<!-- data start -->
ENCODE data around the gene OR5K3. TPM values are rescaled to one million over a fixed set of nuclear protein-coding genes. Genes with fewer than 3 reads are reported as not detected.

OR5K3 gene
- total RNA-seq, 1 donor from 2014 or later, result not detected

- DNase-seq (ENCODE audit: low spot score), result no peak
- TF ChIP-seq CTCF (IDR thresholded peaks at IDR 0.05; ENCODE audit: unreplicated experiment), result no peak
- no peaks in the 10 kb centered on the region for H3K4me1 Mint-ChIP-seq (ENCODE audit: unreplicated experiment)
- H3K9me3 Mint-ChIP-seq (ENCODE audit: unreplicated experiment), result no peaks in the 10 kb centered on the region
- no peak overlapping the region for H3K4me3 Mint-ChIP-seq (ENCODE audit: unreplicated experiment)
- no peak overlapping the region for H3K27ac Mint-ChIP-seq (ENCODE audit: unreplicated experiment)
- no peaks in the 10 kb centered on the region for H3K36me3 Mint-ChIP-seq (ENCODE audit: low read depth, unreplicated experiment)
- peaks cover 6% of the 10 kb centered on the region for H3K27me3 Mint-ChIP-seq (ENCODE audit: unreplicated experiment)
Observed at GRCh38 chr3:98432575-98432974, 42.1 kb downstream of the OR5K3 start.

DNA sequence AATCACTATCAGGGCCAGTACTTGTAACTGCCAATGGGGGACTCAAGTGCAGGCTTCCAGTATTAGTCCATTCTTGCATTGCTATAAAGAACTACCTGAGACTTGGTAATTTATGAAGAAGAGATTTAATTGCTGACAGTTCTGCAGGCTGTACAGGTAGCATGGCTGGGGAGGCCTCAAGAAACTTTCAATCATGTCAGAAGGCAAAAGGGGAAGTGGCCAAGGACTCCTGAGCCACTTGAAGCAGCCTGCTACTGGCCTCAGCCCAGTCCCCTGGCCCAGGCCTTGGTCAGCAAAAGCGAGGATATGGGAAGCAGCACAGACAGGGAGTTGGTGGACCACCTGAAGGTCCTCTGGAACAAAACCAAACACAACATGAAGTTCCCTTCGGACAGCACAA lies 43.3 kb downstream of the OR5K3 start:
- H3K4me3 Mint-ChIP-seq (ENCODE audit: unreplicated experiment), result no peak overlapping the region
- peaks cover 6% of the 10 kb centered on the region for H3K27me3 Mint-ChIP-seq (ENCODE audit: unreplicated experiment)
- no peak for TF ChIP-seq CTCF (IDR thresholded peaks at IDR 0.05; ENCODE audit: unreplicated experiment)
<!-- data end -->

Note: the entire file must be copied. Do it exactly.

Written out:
ENCODE data around the gene OR5K3. TPM values are rescaled to one million over a fixed set of nuclear protein-coding genes. Genes with fewer than 3 reads are reported as not detected.

OR5K3 gene
- total RNA-seq, 1 donor from 2014 or later, result not detected

- DNase-seq (ENCODE audit: low spot score), result no peak
- TF ChIP-seq CTCF (IDR thresholded peaks at IDR 0.05; ENCODE audit: unreplicated experiment), result no peak
- no peaks in the 10 kb centered on the region for H3K4me1 Mint-ChIP-seq (ENCODE audit: unreplicated experiment)
- H3K9me3 Mint-ChIP-seq (ENCODE audit: unreplicated experiment), result no peaks in the 10 kb centered on the region
- no peak overlapping the region for H3K4me3 Mint-ChIP-seq (ENCODE audit: unreplicated experiment)
- no peak overlapping the region for H3K27ac Mint-ChIP-seq (ENCODE audit: unreplicated experiment)
- no peaks in the 10 kb centered on the region for H3K36me3 Mint-ChIP-seq (ENCODE audit: low read depth, unreplicated experiment)
- peaks cover 6% of the 10 kb centered on the region for H3K27me3 Mint-ChIP-seq (ENCODE audit: unreplicated experiment)
Observed at GRCh38 chr3:98432575-98432974, 42.1 kb downstream of the OR5K3 start.

DNA sequence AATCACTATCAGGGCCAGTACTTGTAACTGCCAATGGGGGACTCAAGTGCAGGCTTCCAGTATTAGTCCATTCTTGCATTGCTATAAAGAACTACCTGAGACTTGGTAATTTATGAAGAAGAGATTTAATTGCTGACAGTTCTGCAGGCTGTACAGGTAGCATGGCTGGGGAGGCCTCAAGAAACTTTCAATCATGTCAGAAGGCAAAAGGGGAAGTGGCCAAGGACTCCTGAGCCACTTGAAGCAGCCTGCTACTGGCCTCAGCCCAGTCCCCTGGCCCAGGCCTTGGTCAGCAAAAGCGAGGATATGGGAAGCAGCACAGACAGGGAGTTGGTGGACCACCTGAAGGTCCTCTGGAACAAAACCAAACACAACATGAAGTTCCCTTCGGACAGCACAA lies 43.3 kb downstream of the OR5K3 start:
- H3K4me3 Mint-ChIP-seq (ENCODE audit: unreplicated experiment), result no peak overlapping the region
- peaks cover 6% of the 10 kb centered on the region for H3K27me3 Mint-ChIP-seq (ENCODE audit: unreplicated experiment)
- no peak for TF ChIP-seq CTCF (IDR thresholded peaks at IDR 0.05; ENCODE audit: unreplicated experiment)